over 18 who lives or works in Croydon, Merton or Sutton, and costs just £10 (covering administration and a minimum £5 balance requirement). Once you’re a member, you can open a junior account for anyone you know under 16 and help them on the road to a financially stable future. So, if you’re struggling for cash this Christmas, make a resolution now to make next year different – open a Croydon Plus credit union savings account. You can join and manage your account online at or phone for a chat on 020 8760 5711. It simply makes sense.

For up-to-the-minute council news visit

Council meeting dates

Useful contacts

Deadlines for public questions for the forthcoming full council meeting (starting at 6.30pm) – noon on the relevant deadline date.

For police, fire brigade, ambulance, call: 999 or 112, Text phone 1800

Meetings: Monday 30 Jan

Deadlines: Monday 16 Jan

Monday 27 Feb

Monday 13 Feb

Croydon Council general enquiries

Questions (maximum number of words: 50) for consideration at a full council meeting, can be emailed to council.questions@; alternatively, write to Questions for the council, Legal and democratic services, 7C Bernard Weatherill House, 8 Mint Walk, Croydon CR0 1EA; or call 020 8726 6000 extn 63876.

020 8726 6000

Unless otherwise stated, cabinet meetings start at 6.30pm, in the Council Chamber of the Town Hall. Meetings: 12 Dec 23 Jan 20 Feb For information on meetings, minutes and agendas, go to For information on cabinet and shadow cabinet members, go to

Non-emergency urgent care - 111

Unless otherwise stated, scrutiny meetings start at 6.30pm, in the Council Chamber of the Town Hall. Meetings: 6 Dec 8 Dec 13 Dec 10 Jan 17 Jan 31 Jan 7 Feb

Children and young people scrutiny sub-committee Health and social care scrutiny sub-committee Scrutiny and overview committee Scrutiny and overview committee Health and social care scrutiny sub-committee Streets, environmental and homes scrutiny sub-committee Children and young people scrutiny sub-committee

28 Feb

Streets and environmental scrutiny sub-committee

For information on scrutiny, go to or email Meetings of the Safer Neighbourhood Board are held in the venues indicated. For further information, look safer-neighbourhood-board/ Forthcoming public meeting dates are: Meeting: Wednesday 18 January at 6.30pm – Community Space, 8 Mint Walk, Croydon CR0 1EA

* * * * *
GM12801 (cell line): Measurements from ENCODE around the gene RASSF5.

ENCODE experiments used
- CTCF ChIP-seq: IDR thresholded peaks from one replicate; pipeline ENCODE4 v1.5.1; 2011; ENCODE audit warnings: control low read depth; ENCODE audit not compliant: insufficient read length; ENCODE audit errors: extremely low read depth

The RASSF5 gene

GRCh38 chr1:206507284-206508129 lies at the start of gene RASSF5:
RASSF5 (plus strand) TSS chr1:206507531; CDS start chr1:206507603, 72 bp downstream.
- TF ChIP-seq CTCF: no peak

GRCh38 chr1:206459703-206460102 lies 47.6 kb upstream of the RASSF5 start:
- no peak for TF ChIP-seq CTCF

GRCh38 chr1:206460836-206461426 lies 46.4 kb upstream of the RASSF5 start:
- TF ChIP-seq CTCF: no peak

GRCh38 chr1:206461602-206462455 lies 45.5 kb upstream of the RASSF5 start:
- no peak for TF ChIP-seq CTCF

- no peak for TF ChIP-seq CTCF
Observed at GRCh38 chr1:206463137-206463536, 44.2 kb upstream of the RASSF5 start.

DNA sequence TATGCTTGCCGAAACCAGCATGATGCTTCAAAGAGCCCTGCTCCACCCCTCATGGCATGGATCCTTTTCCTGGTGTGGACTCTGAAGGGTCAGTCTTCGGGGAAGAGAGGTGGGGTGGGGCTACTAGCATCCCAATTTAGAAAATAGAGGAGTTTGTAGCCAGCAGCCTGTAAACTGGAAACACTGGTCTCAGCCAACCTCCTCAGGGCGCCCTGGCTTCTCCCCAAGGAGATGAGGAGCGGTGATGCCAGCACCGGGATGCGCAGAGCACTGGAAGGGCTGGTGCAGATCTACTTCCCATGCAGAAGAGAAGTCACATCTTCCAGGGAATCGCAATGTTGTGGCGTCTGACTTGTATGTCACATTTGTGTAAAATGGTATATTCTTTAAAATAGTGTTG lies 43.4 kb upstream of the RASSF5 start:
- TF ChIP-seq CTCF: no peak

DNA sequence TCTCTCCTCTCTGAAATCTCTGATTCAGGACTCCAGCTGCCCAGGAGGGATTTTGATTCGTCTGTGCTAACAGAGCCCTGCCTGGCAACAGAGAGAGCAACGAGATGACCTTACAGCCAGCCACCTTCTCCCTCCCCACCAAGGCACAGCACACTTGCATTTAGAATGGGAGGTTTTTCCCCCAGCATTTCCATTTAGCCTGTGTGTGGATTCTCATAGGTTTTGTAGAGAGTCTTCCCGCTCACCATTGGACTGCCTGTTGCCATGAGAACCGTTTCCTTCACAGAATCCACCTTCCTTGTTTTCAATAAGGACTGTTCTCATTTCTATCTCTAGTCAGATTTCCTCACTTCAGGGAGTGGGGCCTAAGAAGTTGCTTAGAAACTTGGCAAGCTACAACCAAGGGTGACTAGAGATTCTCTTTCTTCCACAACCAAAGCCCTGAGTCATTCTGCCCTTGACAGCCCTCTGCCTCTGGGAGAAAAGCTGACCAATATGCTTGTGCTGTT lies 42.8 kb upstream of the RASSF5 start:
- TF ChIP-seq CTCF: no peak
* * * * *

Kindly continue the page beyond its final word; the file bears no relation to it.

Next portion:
Croydon NHS Walk-in Centre 020 3040 0800

Croydon University Hospital 020 8401 3000

Get in touch To get in touch with the Your Croydon editorial team, email: or call 020 8760 5644 If anybody you know isn't receiving the online Your Croydon weekly, tell them that they can ensure delivery by subscribing at www.croydon.

Central Library and Museum of Croydon Katharine Street, Croydon CR9 1ET Open: Monday to Saturday (see website for daily hours) Library – Telephone: 020 8726 6900 Email: Museum –

Details of all Croydon Council meetings can be found on the council website

Telephone: 020 8253 1022 Email:

Guided Walks

For full details, visit: leisure/parksandopenspaces/walks


Saturday 3 December Winter trees in Beaulieu Heights The wood is a remnant of the once Great North Wood, explore the history of the site and take a closer look at trees without their leaves. Family event. Meet the community partnership officer at 10am at the noticeboard by the main entrance off South Norwood Hill.

Sunday 11 December Christmas crafts at Whyteleafe Recreation Ground Come and try your hand at making yourself a Christmas Wreath. £3 per place. Please call the warden on 07771 715812 for information and to book a place. Sunday 11 December St Nicholas in Haling Grove Join the Friends of Haling Grove from 2pm to 4pm for mince pies, mulled wine

and carol singing. For more information contact the Friends of Haling Grove via the Facebook page. Sunday 18 December Happy Valley winter tree ID and folklore Wrap up warm to discover the myths and folklore behind our native trees and learn how to name them from their bark, buds and twigs. Meet at the Farthing Downs car park at 2pm.

FOR FURTHER INFORMATION about the 2017 walks programme, friends of park groups, natural play and forest school, or how to get involved in caring for Croydon’s green environment, contact the community partnership officer. Tel 020 8726 6000 or email